Saturday wasn't exactly the nicest day yet this year, but at least it wasn't raining, which is good, because I was out of coffee, and so I headed down to Galleries Lafayette to get some. Lest this seem a mind-boggling extravagance, I should add that the Malongo boutique there sells the best, and pretty much the cheapest, whole-bean coffee in town. It may no longer be the cheapest, what with the explosion of Starbucks-style coffee shops around town, most notably Balzac and Einstein, but I figure €11 for 750g -- 250g each of Columbia Supremo, Cuban, and Malabar Monsoon -- is an affordable bit of luxury. Especially if you've ever tasted the stuff they sell in the supermarkets here. Even more especially if you've had to deal with me before I get my two cups down in the morning.
Friedrichstr. seemed to be packed with Spanish tourists. I think there must be some sort of exchange program for all the Berliners who get inflicted on Majorca and the Costa Brava. But they were jamming into Gal Laf, and I had my work cut out just getting to the basement to the food department. And now, I'm almost sorry I did. They've doubled it in size, which didn't surprise me because it was underway the last time I went in, but what they've added is a huge refrigerated section with, basically, high-end French supermarket food in it. Need a pate en croute? Five or six to choose from! Five different kinds of olive spread? No problem! Many, many soft-drinks in strange but appealing combinations of fruits and flavorings, all three Euros or more per 33 cl. bottle? A wall of 'em! Damn, it was like being in a museum.
Anyway, clutching the coffee (and, okay, a bottle of walnut oil and some sort of turkey cutlet stuffed with mushrooms and cheese), I staggered out, thinking that the venerable food floor at Berlin's overrated KaDeWe must be wondering how they could catch up, I headed towards Alexanderplatz for another essential, but impossible to find in my neighborhood, cornerstone of my cuisine: Parmesan cheese. ("Zu exotisch," the cheese lady at the store told me once when I asked).
Inadvertantly, I'd chosen the wrong way to get there, and decided to cut down to Unter den Linden through what looked like yet another street-fair -- virtually unavoidable at this time of year. Well, not just any street-fair: it was the dreaded Gauklerfest. I doubt there's been a juggler seen at one of these affairs in years, but what was once a celebration of Berlin's street performers has turned into yet another excuse to set up row after row of bratwurst stands, bars, and knick-knack vendors. It would have cost me €2.50 to walk the block to Unter den Linden, and I would have had to put up with the caterwauling of some idiot with an electronic keyboard while I did it, so I took the long way around.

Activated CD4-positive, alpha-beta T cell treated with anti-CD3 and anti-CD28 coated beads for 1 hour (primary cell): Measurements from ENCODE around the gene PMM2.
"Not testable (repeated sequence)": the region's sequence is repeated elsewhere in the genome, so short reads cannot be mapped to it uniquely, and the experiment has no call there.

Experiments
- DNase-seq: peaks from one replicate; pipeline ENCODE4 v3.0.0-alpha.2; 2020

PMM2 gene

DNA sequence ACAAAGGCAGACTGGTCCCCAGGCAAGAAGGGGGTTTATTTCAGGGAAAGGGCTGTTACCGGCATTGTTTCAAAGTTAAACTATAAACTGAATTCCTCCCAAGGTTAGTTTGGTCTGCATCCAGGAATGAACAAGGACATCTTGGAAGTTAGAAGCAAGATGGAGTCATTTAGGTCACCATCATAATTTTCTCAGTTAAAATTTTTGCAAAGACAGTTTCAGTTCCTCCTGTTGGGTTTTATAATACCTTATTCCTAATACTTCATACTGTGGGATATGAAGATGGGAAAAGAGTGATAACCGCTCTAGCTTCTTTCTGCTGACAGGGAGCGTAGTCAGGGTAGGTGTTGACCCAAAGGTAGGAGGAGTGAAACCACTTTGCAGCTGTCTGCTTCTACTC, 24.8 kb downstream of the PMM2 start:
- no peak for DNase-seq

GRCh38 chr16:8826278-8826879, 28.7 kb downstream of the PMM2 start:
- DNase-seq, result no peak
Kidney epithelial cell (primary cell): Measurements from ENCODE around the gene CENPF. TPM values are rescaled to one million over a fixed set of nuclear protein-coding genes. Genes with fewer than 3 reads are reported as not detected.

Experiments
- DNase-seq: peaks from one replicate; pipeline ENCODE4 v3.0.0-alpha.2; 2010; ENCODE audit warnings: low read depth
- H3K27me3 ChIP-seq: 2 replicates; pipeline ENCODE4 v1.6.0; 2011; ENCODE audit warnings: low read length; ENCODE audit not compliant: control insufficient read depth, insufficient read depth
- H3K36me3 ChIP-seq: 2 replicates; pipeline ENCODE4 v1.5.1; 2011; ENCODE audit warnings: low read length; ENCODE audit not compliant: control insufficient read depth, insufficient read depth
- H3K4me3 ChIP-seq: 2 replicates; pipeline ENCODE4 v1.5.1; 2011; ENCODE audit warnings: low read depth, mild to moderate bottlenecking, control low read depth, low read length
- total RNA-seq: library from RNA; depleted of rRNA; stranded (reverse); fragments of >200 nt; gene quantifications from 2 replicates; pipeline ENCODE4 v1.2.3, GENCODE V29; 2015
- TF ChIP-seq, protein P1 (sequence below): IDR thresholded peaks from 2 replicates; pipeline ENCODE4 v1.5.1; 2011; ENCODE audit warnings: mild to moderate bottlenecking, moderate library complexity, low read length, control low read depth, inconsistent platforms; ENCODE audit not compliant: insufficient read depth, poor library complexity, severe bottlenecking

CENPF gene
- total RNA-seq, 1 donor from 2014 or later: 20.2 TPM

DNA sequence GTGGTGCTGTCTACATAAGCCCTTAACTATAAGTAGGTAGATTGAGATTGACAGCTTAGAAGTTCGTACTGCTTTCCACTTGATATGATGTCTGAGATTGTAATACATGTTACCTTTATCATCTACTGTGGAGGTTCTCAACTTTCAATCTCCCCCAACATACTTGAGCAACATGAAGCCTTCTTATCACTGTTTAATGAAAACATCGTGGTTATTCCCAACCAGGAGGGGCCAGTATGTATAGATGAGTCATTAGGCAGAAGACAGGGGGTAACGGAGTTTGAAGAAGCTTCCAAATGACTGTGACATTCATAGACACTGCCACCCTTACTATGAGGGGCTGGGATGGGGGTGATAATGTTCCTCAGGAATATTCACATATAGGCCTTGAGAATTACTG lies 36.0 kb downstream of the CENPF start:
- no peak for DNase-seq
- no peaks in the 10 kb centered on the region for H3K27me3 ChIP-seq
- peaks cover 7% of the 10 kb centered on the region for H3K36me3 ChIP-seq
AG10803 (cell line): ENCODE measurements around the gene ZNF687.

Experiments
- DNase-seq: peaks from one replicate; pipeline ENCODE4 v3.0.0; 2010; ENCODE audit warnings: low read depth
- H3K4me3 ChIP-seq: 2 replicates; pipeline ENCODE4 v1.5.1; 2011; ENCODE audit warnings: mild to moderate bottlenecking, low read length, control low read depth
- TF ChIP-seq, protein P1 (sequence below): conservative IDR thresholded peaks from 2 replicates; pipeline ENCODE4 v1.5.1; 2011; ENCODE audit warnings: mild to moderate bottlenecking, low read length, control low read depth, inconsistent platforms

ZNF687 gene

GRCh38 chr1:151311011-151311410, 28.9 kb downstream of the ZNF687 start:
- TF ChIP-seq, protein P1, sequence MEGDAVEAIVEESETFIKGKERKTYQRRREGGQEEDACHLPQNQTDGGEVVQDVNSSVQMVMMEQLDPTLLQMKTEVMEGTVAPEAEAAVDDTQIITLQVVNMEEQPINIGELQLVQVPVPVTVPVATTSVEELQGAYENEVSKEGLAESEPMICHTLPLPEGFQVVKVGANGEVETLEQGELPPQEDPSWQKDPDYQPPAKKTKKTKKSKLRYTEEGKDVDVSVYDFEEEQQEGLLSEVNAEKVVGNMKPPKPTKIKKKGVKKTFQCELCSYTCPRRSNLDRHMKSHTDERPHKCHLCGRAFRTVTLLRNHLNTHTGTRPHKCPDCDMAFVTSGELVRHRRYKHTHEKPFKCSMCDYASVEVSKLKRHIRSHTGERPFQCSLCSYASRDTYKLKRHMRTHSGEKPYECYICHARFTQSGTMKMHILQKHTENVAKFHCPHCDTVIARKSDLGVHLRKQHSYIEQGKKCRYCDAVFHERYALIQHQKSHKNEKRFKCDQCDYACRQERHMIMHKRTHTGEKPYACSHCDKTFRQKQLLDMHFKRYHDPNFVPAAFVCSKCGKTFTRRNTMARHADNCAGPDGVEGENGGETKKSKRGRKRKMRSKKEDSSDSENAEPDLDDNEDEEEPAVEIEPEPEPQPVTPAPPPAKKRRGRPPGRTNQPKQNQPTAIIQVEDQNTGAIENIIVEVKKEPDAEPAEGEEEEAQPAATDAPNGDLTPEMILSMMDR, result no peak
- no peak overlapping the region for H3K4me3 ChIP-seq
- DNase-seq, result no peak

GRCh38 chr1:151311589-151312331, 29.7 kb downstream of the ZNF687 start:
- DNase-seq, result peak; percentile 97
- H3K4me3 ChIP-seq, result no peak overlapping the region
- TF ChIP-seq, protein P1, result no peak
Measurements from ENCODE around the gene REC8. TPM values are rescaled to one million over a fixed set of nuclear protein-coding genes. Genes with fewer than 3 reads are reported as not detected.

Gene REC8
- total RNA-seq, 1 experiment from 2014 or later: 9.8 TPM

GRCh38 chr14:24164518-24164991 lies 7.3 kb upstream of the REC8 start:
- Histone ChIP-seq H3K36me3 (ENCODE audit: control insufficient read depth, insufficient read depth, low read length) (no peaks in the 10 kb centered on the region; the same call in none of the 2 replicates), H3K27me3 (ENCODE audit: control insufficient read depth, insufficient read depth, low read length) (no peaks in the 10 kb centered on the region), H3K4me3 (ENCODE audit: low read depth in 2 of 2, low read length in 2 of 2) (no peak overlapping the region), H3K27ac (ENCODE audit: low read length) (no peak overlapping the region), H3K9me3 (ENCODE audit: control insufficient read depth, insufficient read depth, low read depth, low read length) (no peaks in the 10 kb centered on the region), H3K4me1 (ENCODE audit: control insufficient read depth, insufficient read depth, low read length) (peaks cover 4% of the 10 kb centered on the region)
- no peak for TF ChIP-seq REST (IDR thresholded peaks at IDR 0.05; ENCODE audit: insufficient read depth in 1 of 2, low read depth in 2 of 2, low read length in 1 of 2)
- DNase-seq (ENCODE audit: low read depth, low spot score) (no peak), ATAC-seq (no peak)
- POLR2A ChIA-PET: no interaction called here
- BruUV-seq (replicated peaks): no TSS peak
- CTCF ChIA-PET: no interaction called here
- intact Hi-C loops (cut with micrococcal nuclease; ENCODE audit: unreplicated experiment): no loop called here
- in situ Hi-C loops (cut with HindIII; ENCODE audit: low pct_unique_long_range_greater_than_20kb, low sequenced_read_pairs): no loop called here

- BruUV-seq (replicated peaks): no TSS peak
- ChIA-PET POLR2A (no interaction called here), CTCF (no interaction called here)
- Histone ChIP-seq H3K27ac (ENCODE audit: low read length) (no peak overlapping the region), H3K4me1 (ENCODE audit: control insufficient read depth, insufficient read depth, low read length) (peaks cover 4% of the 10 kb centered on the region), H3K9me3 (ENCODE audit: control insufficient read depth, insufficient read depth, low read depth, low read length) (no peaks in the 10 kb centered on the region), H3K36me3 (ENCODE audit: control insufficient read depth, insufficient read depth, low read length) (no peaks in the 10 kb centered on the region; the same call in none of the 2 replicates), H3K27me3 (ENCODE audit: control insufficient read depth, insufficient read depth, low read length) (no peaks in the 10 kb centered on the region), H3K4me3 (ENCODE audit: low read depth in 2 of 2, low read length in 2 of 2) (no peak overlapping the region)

I wonder if the Russian Mob has taken Gauklerfest over, since they control all the street performers -- the legal ones, anyway. In order to perform in the street, you have to get a license, and as I understand it, the office is open for about an hour starting at 6:30 in the morning. You go in, pay your fee, and get a little yellow piece of paper that allows you to perform in any legal space in subway terminals, underground walkways, parks, and so on, for 24 hours. In theory, it's a great idea. In practice, a couple of guys go in and buy several hundred of them apiece, and then dole them out to performers who are willing to kick back a cut of their earnings. In addition to the license, you can get an education in short-changing techniques, always helpful for when you go into a bar with a hatful of change and ask if you can turn it into a few bills. And it does, also, explain why the majority of the street performers here are singing Russian folk songs.
At the fabulous Atomic Clock in Alexanderplatz, there was a bunch of action: a lot of kids dressed in red holding signs, a bunch of cops, and, at a little card table, some people from the NPD, Germany's furthest-right party, which I thought had been banned. Weirdly, though, the kids in red weren't, uh, Red. They were apparently promoting a new fragrance by Puma. The cops must've been there solely to observe the Faschos.
That was the highlight of the second half of the day. I went into Kaufhof and bought not just the Parmesan, but also another not-in-my-neighborhood delight, a steak, which was on sale. They're renovating Kaufhof in an interesting way, building a new shell around it while the old store continues to operate. This will remove yet another reminder of Alexanderplatz' recent commie past, since that waffle-iron exterior you can see on the webpage -- the very height of modern '70s DDR design -- will be replaced by something more 21st century. It's an interesting engineering problem, though, and I'm wondering how it'll work when they get to the last stages of the remake.
Another great Berlin club may be doomed, I hear. According to Elvis's Dad (and how cool is a German guy who names his kid Elvis?), who lives upstairs from Schokoladen, the landlord has decided the building is going to collapse, and is planning to chuck everyone out, including the club, the theater in the back, the residents of the building, and the long-time community newspaper Scheinschlag. Schokoladen really is an old chocolate shop, selling Zar chocolates back when they existed, and it's been a hangout and alternative venue for the past 15 years. Elvis's Dad tells me that the entire thing -- even the trees in the courtyard -- are protected by landmark status, and so the landlord may have a fight on his hands not only from the tenants, but also the landmarks people. The latter, however, seem to me to be, if not bribable, at least able to look the other way when the heavy machinery rolls in, particularly if big-time real estate speculation is involved. I'll keep on this one -- I walk past the place nearly every day -- and keep you informed. Nothing else to do, after all: it's Sommerloch.